Men, alienated from their God, behave violently. What is the value of money, beauty, and status if we believers are disconnected from deity? Why struggle to achieve happiness while we go unacknowledged by divinity? Why risk dying in service to a godly calling when we're disconnected from the Source of everything? Alienated from God, everything—friends, family, and neighbors—is diminished because we don’t see ourselves as belonging to God and therefore don't see ourselves as belonging to the world that we’re walking around in. But, more courageous personal sacrifices won't soothe our sense of unease with the Almighty. Dying in pursuit of answers to life's most profound questions doesn't entitle us to enormous blessings. And no amount of material good fortune can pacify the apocalyptic violence that erupts within (and from) us when the trauma and violence of every day life drive us to conclude that God is unconcerned about our physical, mental, and spiritual well being.

When our sense of alienation from God is underscored and exaggerated by daily life we behave like tropical fish when their tank is cleaned, cowering behind our fake plastic castles as the hand of an unknowable, unapproachable, unsympathetic being lays waste to a world we find unpleasant, but not worth getting killed for.

So, what's to be done? The more we underscore the differences between divinity and us, the more brutal the sense of our alienation from God, home, family, communities, and even ourselves. This crisis of faith has battered men in every generation, driving some to despair, others to be swept away by fatalism, while still more renounce God claiming they owe Him nothing, not their fealty and certainly not their lives.

But, to return to the tropical fish analogy, God does something quite remarkable to end our alienation. He has taken the initiative in that he becomes a "tropical fish" for us. Since we cannot comprehend a Being that exists outside our definitions of space and time—a Being so powerful that to look at Him results in instant death for us—God becomes a man in space and time. In fact, as St. Paul writes to the Philippians, Jesus, even though He is fully God, gave up all godly authority and power to come in the flesh, to serve us, even serving us all the way into death, dying on a cross for our sin.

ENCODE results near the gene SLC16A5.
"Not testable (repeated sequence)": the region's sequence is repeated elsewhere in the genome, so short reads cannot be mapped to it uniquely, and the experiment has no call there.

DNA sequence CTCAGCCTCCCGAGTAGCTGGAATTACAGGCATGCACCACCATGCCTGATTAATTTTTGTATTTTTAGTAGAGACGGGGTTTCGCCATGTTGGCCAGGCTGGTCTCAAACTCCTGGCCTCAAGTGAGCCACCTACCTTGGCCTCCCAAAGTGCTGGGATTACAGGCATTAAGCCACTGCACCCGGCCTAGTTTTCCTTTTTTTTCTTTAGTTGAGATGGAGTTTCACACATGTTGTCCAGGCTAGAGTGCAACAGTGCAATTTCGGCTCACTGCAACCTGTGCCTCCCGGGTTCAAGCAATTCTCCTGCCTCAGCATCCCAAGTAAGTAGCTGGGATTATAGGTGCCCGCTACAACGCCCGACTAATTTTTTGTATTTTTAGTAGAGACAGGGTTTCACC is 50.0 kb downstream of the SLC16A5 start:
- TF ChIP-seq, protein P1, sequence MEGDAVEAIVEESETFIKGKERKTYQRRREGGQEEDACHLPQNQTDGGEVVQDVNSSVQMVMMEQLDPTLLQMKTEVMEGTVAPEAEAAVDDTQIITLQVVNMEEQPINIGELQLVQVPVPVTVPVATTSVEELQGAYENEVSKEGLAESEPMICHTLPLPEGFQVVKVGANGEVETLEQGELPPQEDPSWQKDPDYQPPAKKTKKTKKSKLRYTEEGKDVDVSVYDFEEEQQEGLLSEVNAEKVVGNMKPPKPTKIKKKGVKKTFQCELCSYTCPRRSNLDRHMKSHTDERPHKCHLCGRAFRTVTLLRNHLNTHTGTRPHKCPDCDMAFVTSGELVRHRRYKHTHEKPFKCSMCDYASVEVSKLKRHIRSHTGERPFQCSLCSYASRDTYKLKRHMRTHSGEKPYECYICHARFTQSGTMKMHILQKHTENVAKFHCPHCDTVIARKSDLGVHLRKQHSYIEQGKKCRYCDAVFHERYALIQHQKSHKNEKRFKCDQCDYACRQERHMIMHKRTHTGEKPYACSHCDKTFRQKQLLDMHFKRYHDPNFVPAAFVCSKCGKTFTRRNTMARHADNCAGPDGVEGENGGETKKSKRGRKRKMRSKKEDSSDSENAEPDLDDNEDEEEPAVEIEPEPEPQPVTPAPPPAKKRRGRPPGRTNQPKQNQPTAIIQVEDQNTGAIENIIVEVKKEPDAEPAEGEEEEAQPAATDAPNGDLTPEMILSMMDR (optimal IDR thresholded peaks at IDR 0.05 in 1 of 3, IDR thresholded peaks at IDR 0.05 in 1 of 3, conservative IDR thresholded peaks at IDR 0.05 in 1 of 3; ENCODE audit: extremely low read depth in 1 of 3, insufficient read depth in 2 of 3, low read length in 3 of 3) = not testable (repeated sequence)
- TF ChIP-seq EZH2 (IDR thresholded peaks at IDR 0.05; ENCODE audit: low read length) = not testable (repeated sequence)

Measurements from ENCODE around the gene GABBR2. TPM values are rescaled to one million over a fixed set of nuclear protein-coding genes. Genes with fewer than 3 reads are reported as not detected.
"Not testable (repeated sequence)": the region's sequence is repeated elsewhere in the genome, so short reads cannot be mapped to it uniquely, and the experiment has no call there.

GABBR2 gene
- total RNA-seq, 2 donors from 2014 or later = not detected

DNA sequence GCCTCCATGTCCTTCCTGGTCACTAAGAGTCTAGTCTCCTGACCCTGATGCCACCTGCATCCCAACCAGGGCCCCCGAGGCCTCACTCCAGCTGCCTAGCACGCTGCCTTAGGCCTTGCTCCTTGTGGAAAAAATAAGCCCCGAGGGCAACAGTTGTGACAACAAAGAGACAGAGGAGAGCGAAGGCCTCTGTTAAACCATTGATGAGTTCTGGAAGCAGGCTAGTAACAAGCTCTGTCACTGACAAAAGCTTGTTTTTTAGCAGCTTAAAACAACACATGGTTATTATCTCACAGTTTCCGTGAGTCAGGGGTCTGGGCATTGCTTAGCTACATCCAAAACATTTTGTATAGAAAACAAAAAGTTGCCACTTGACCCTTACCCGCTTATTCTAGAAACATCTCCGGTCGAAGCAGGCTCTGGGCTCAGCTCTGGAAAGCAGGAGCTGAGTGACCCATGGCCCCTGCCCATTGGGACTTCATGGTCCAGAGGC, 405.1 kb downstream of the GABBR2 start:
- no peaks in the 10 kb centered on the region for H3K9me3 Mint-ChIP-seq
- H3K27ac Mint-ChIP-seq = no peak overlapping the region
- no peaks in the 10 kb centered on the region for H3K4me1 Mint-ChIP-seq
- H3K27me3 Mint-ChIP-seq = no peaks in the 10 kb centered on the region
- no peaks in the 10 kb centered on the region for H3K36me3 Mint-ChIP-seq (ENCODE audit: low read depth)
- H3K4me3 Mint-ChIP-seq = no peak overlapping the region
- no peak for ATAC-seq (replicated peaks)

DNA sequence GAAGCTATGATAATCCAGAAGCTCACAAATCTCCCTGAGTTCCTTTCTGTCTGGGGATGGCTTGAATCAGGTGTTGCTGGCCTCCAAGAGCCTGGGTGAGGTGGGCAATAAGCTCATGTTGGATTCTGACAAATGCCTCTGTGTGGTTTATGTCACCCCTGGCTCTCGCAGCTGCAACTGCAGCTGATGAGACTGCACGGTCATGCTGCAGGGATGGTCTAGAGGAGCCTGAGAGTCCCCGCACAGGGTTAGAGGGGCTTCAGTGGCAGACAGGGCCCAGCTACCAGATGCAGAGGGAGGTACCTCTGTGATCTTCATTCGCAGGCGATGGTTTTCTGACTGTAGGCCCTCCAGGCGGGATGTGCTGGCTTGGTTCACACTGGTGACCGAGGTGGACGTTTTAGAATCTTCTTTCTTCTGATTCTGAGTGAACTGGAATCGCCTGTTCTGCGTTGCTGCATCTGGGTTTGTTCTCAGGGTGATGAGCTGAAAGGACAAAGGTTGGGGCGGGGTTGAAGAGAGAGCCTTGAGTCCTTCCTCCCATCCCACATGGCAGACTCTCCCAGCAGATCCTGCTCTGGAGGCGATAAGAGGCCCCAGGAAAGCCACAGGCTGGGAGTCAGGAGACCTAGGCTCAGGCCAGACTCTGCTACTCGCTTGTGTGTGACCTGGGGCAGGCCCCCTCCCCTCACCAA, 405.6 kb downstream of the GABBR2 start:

The Word of God is born. He has a birth date and a death date. Jesus is the same man as us in every way, except that when tempted He did not sin. Jesus knew poverty, sacrifice, alienation from family, friends, and community, and even God-forsakenness when He took our place on the cursed tree.

How do we bridge the divide between us and deity? How do we dispense with our pathological alienation from God? How do we see ourselves as belonging to the world that we're walking in? We don't, of course. We can't end our sense of alienation from God any more than a tropical fish can take responsibility for the maintenance of its ecosystem. The opposite happened. God came to us. God became a man for us, to reveal to us who He is today and always for us.

Now, if we're flummoxed about God, or His will, or His ways it's because we're not looking at the cross. Our eyes are not set on Christ Jesus' bloody suffering and death for us. The crucified God hangs over all time and space, all of creation redeemed from sin and death by Him for us as gift freely given, beautiful and tragic.

For Christ's sake, we are not alienated from God. We are not disconnected from the Source of everything. We are not dismal, contemptible men whose destiny is to endure torture, abuse, and betrayal at the hands of a cosmic Stromboli. Instead, Jesus crucified for the sin of the world burns a hole in reality, revealing that we live, and walk, and have our being in Him, through Him, and from Him—today and always.